Activation-induced cytidine deaminase deficiency causes organ-specific autoimmune disease

Koji Hase, Daisuke Takahashi, Masashi Ebisawa, Sayaka Kawano, Kikuji Itoh, Hiroshi Ohno

Research output: Contribution to journalArticle

49 Citations (Scopus)

Abstract

Activation-induced cytidine deaminase (AID) expressed by germinal center B cells is a ceptral regulator of somatic hypermutation (SHM) and class switch recombination (CSR). Humans with AID mutations develop not only the autosomal recessive form of hyper-IgM syndrome (HIGM2) associated with B cell hyperplasia, but also autoimmune disorders by unknown mechanisms. We report here that AID-/- mice spontaneously develop tertiary lympoid organs (TLOs) in non-lymphoid tissues including the stomach at around 6 months of age. At a later stage, AID-/- mice develop a severe gastritis characterized by loss of gastric glands and epithelial hyperlasia. The disease development was not attenuated even under germ-free (GF) conditions. Gastric autoantigen-specific serum IgM was elevated in AID-/- mice, and the serum levels correlated with the gastritis pathological score. Adoptive transfer experiments suggest that autoimmune CD4+ T cells Mediate gastritis development as terminal effector cells. These results suggest that abnormal B-cell expansion due to AID deficiency can drive B-cell autoimmunity, and in turn promote TLO formation, which ultimately leads to the propagation of organ-specific autoimmune effector CD4+ T cells. Thus, AID plays an important role in the containment of autoimmune disease by negative regulation of autoreactive B cells.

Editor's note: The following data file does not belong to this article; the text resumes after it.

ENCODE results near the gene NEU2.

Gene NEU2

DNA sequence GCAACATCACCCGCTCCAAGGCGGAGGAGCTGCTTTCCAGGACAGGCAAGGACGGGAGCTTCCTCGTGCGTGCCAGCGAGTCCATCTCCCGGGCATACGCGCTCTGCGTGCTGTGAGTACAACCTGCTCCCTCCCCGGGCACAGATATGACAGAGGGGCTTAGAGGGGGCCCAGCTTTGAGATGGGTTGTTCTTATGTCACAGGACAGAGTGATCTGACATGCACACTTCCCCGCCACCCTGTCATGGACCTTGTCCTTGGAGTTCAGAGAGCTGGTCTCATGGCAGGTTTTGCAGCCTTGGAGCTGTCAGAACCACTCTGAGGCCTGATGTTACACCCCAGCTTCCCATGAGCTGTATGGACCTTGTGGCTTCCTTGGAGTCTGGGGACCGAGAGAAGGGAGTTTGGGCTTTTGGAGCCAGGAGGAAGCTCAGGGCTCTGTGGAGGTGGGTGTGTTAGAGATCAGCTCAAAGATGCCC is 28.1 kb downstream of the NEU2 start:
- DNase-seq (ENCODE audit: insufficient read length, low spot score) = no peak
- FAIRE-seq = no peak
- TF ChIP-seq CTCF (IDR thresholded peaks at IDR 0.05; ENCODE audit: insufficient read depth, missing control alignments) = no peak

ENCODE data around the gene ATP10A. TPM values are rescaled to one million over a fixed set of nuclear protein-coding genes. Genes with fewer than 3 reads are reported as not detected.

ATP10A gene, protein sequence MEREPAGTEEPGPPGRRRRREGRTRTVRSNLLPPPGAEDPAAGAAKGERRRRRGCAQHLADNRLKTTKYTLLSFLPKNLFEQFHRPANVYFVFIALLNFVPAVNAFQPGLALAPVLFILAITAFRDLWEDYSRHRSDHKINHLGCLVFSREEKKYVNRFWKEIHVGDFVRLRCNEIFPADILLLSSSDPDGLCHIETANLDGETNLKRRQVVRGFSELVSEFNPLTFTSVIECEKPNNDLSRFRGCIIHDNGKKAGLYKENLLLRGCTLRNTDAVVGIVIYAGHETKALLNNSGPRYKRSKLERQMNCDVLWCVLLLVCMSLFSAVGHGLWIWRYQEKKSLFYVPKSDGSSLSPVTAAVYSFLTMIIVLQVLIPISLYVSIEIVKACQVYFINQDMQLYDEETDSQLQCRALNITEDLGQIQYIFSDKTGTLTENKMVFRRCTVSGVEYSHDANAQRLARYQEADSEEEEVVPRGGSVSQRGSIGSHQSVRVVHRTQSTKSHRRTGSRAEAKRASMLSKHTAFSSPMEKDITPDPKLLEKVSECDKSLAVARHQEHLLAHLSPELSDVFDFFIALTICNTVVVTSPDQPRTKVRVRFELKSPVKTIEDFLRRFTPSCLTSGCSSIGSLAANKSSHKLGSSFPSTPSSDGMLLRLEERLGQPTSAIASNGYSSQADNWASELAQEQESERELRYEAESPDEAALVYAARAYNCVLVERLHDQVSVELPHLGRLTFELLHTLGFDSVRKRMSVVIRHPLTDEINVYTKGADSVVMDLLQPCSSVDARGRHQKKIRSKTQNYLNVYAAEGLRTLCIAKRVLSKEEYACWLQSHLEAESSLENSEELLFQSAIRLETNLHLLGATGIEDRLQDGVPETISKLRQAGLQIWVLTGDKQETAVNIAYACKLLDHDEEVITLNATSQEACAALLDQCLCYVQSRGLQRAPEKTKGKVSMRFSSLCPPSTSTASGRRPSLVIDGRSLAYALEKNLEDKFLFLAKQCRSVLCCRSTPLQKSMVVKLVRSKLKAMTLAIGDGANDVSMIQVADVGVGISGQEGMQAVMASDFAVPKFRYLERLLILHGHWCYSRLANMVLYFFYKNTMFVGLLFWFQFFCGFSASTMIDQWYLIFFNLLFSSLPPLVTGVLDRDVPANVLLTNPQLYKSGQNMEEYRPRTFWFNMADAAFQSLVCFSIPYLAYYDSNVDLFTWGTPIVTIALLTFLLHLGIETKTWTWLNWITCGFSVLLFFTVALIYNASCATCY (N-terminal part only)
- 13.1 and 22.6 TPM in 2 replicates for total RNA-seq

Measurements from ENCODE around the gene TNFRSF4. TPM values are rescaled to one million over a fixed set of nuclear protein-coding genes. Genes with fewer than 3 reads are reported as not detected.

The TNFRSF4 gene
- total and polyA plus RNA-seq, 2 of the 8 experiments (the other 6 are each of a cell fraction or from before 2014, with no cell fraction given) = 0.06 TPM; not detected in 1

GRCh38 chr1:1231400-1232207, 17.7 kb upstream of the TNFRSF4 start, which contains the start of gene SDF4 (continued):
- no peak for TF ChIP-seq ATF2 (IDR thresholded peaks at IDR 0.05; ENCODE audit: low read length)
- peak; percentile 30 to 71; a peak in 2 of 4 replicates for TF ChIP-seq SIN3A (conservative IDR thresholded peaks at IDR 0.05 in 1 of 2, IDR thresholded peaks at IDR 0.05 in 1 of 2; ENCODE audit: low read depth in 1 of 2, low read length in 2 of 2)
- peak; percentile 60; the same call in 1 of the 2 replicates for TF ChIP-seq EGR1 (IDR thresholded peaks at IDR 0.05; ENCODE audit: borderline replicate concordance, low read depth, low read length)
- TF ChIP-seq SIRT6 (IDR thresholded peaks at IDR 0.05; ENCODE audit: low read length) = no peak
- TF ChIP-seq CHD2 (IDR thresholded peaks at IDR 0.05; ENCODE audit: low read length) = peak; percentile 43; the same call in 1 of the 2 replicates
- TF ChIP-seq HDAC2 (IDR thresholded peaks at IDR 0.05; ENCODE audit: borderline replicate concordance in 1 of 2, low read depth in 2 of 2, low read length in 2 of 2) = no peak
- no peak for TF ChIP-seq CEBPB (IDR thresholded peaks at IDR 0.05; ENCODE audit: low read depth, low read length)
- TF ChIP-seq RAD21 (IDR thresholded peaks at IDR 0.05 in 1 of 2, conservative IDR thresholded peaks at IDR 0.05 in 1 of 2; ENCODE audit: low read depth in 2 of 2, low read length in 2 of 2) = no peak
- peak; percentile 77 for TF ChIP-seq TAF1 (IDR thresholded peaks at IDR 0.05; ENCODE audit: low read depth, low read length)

Original languageEnglish
Article numbere3033
JournalPloS one
Volume3
Issue number8
DOIs
Publication statusPublished - 2008 Aug 21

ASJC Scopus subject areas

  • Biochemistry, Genetics and Molecular Biology(all)
  • Agricultural and Biological Sciences(all)
  • General

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